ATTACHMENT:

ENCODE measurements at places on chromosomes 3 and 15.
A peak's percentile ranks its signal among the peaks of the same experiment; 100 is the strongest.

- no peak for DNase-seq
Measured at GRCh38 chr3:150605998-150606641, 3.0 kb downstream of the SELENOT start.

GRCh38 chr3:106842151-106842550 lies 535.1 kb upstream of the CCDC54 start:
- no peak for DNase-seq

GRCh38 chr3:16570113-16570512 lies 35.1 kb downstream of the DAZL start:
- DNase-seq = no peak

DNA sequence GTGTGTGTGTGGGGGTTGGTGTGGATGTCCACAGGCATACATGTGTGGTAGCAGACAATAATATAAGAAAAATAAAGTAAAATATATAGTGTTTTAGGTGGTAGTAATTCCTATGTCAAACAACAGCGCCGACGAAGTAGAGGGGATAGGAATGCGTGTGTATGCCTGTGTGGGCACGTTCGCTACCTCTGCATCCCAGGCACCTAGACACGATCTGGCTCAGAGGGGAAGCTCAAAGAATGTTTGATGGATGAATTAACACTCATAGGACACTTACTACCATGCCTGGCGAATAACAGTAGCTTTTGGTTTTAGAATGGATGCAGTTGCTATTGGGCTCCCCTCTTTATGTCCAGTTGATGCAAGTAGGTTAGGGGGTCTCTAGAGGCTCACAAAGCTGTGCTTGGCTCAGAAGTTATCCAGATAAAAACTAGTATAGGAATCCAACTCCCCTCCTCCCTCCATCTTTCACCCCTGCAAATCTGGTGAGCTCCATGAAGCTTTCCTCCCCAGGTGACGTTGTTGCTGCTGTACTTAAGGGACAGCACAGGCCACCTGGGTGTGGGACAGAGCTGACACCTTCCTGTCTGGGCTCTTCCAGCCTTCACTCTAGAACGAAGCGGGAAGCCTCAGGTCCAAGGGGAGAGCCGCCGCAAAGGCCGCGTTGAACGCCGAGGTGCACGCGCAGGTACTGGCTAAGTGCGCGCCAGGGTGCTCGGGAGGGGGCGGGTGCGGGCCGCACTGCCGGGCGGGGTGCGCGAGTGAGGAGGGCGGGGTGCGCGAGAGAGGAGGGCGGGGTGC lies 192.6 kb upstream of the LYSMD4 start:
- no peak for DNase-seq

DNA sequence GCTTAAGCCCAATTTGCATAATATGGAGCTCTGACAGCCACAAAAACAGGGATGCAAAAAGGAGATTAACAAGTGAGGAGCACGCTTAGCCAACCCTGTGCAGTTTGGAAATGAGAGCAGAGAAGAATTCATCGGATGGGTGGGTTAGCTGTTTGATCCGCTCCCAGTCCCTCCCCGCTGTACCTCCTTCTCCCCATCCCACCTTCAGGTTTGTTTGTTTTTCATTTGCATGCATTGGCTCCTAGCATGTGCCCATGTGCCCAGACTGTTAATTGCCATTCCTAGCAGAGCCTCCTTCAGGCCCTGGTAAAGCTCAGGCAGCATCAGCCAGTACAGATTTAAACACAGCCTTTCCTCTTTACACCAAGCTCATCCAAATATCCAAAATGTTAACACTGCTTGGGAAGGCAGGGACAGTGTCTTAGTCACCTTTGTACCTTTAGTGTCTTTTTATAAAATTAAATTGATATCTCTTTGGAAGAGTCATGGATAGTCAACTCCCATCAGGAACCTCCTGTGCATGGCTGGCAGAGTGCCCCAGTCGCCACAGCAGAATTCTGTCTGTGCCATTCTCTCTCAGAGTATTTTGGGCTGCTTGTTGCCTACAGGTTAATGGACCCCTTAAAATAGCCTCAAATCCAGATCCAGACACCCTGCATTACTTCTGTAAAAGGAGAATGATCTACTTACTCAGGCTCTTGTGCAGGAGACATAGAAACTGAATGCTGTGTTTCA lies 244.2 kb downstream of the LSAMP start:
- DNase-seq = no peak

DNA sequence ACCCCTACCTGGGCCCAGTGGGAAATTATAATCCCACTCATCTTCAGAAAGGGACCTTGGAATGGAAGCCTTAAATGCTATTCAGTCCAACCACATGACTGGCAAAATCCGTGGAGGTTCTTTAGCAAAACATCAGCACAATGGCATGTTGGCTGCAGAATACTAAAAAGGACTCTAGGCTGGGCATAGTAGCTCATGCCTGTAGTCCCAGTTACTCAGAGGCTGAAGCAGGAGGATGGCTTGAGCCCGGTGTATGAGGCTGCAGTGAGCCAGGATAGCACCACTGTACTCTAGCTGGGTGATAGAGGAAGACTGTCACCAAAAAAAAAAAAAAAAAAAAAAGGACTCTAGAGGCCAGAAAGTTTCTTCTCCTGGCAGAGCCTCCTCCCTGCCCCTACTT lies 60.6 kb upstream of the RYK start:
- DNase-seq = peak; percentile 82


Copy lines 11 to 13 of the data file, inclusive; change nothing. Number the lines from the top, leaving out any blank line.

DNA sequence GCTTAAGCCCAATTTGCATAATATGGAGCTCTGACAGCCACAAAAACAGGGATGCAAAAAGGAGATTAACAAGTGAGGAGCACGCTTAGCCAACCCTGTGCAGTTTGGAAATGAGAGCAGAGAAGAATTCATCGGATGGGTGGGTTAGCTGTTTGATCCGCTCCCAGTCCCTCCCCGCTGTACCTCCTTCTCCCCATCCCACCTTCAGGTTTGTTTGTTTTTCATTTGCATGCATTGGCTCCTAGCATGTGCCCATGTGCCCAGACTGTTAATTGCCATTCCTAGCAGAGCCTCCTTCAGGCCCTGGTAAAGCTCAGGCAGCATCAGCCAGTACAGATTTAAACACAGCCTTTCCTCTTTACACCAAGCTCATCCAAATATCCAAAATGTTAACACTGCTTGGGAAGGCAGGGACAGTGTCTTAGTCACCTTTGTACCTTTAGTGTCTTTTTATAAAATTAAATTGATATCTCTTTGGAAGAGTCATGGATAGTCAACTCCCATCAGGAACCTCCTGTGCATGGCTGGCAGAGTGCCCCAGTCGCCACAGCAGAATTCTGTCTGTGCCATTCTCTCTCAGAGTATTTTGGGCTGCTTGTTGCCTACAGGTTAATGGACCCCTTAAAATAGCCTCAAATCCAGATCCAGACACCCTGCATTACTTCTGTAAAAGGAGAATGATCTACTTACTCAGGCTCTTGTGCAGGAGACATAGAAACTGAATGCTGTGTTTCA lies 244.2 kb downstream of the LSAMP start:
- DNase-seq = no peak

DNA sequence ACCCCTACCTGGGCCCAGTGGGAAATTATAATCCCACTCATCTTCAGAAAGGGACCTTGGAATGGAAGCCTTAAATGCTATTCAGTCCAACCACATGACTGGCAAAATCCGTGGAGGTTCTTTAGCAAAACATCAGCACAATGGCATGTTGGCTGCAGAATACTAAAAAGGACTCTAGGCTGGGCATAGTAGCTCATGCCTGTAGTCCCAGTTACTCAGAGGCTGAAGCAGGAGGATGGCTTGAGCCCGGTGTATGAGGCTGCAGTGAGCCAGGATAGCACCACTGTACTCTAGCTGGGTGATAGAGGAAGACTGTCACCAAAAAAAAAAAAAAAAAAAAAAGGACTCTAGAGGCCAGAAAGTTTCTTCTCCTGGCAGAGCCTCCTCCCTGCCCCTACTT lies 60.6 kb upstream of the RYK start: